Engaging and communicating with consumers in their own language has become a significant component in business communications and marketing translation.
In the same way that HR translation can help your business reach multilingual employees and improve internal organization, producing content in multiple languages can expand your brand’s client reach externally.
Language service providers' (LSPs), through translation and localization services, can companies improve their marketing efforts, find new clients in untapped markets, and realize more return-on-investment for their products and services.
LSPs role expands with technological advances
Gone are the days when an LSP simply took a document in one language, handed it to someone fluent in another, and produced an expert translation for its client.
Today’s LSPs are involved in marketing strategies, staff training, cultural advising, and utilizing advancements in translation technology to make their services more efficient and precise. Contrary to appearances, translation tools are not replacing LSPS, but expanding their role and industry.
How big is the translation market?
The translation services market size was valued at USD 39.37 Billion in 2020 and is projected to reach USD 46.22 Billion by 2028, growing at a CAGR of 2.07% from 2021 to 2028. And the number of jobs in translation and interpretation services is predicted to increase 29% from 2017 to 2024. The most important reason for this growth is globalization.
The benefits of translation technologies
For LSPs, using technologies like machine translation, terminology management and connectors for language translation services offers the ability to produce more work, faster and more accurately, in more languages, and with a better return on investment for clients.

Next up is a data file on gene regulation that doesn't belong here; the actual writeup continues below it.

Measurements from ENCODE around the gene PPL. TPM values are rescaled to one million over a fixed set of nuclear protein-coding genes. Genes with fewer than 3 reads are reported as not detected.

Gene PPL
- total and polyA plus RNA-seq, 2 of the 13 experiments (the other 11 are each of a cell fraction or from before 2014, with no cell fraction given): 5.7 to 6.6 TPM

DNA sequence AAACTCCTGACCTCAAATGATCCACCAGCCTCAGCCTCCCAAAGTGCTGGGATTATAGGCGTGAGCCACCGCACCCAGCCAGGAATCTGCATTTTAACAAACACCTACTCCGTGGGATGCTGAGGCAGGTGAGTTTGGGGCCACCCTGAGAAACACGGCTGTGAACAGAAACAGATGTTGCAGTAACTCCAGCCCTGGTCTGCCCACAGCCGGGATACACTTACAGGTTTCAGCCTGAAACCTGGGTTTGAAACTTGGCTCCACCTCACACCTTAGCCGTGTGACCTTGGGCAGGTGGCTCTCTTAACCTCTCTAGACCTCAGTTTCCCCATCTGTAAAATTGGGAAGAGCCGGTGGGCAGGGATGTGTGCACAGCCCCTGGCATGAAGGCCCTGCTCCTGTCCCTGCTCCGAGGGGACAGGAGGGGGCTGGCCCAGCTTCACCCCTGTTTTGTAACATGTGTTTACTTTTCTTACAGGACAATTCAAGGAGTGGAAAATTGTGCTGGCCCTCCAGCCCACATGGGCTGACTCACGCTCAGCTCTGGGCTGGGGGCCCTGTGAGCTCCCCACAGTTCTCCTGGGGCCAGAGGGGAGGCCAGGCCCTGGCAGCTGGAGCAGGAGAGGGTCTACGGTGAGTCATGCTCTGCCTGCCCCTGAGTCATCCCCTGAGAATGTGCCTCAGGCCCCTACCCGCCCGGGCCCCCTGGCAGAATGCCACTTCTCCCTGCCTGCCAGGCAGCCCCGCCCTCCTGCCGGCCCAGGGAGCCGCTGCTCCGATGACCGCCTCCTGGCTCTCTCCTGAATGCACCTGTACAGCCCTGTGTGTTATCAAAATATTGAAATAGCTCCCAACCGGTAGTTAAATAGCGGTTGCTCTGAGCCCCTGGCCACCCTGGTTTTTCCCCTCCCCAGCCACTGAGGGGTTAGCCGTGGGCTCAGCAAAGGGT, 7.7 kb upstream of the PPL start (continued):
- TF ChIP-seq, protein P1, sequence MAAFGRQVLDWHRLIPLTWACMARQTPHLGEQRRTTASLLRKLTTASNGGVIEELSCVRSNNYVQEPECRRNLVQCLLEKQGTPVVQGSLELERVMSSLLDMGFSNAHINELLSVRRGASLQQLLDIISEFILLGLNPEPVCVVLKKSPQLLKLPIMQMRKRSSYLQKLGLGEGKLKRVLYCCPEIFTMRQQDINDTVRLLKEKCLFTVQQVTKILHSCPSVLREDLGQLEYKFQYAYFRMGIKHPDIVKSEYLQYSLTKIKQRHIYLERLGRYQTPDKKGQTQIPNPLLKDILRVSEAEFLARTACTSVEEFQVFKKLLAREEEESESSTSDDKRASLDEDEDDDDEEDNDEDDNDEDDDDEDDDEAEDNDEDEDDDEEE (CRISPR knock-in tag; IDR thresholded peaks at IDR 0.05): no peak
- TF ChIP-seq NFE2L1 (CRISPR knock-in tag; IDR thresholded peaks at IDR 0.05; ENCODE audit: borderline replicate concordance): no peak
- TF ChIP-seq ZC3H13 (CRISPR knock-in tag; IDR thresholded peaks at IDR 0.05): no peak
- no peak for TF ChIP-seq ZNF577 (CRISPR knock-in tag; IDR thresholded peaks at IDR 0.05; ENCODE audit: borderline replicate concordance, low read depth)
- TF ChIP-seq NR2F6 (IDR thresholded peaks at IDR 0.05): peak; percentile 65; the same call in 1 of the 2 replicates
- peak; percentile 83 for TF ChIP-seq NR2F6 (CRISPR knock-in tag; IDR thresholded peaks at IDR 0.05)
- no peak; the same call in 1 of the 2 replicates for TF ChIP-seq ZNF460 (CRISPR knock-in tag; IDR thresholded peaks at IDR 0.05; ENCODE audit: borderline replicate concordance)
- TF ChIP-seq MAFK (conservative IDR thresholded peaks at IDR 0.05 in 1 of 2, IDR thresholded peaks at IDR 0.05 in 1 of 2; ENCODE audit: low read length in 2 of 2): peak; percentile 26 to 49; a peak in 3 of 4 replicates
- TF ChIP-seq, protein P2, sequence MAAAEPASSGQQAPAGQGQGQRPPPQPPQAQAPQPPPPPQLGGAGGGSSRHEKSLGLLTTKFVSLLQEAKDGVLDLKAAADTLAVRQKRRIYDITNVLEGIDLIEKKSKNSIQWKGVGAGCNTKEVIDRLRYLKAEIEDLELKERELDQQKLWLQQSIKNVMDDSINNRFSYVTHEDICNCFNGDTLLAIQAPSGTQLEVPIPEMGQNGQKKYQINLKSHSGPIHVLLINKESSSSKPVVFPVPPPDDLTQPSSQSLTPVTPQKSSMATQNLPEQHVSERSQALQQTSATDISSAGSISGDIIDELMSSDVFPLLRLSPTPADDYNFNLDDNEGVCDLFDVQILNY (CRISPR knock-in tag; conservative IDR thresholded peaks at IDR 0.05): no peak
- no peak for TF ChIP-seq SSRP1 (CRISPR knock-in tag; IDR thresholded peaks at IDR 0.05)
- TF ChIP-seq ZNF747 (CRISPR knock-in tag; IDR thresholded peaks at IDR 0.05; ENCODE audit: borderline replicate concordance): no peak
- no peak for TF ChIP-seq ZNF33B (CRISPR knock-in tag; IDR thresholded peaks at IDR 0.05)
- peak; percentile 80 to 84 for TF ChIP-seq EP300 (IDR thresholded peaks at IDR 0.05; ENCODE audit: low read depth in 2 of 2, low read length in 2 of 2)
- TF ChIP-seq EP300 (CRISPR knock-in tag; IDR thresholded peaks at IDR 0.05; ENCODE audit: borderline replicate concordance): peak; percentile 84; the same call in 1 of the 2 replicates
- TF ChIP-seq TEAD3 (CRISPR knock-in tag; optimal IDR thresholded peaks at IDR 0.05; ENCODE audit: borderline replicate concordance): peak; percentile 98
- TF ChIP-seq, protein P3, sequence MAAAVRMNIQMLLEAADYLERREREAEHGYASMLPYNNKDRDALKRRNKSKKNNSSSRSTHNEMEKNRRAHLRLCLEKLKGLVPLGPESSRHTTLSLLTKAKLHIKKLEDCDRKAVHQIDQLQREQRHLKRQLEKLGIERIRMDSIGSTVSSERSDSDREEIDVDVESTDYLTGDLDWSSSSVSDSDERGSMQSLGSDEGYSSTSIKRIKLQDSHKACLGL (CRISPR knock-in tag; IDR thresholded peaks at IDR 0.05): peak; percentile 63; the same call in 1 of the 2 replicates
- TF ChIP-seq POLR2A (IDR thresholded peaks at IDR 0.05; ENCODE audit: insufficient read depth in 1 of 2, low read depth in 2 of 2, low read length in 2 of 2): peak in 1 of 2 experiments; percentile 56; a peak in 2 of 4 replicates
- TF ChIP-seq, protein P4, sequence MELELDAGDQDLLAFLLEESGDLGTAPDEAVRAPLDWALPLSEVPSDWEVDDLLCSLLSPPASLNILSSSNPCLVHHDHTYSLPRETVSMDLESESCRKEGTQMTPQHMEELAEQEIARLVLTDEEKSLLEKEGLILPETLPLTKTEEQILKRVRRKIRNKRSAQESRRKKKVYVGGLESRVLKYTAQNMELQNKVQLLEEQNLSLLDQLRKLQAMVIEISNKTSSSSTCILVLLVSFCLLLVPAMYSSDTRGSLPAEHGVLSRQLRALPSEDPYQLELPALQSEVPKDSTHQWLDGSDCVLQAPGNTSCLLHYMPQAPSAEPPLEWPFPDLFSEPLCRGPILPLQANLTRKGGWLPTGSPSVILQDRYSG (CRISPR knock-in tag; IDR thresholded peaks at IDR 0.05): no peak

The smart players are not fearing technology; they are embracing it. Moreover, the progressive improvement of these translation applications has had demonstrable success for ROI.
From artificial intelligence and machine learning to deep learning technology
First level translation technology uses a form of artificial intelligence (AI) known as machine learning (ML). Initially, standard dictionary-style definitions of words were entered, text was scanned, and the system produced a word-for-word translation.
This linear approach did not take into account the subtleties of word choice, syntax and grammar, or cultural issues. A human translator was thus needed to review the material for refinement. Over time, algorithms were employed that used statistical analysis to produce better, but still imperfect, translations.
The next level of translation programming came in the form of deep learning (DL). Today, deep learning represents the most sophisticated version of translation technology. Rather than taking a linear, machine language approach, the algorithms of deep learning mimic the way the human brain processes information.
Layers of analysis have different nodes where decisions are made, and the results are then passed along to nodes in the next layer. The nodes attempt to synthesize understanding from multiple inputs. The more layers, which is where the idea of “deep” comes from, the more sophisticated the translation.
With each successful translation, deep learning machines incorporate what they learned and apply it to the next translation. In theory, the translations will improve with each iteration.
Both machine translation and deep learning have enabled LSPs to provide more sophisticated services. And as LSPs' primary role is still to provide translation and localization services, they can also advise on the best technology mix for clients to make sure no underutilized technology investments are made.
As a prime customer for advances in artificial intelligence software, LSPs will continue to lead the way on how these technologies can further develop and integrate with existing systems.
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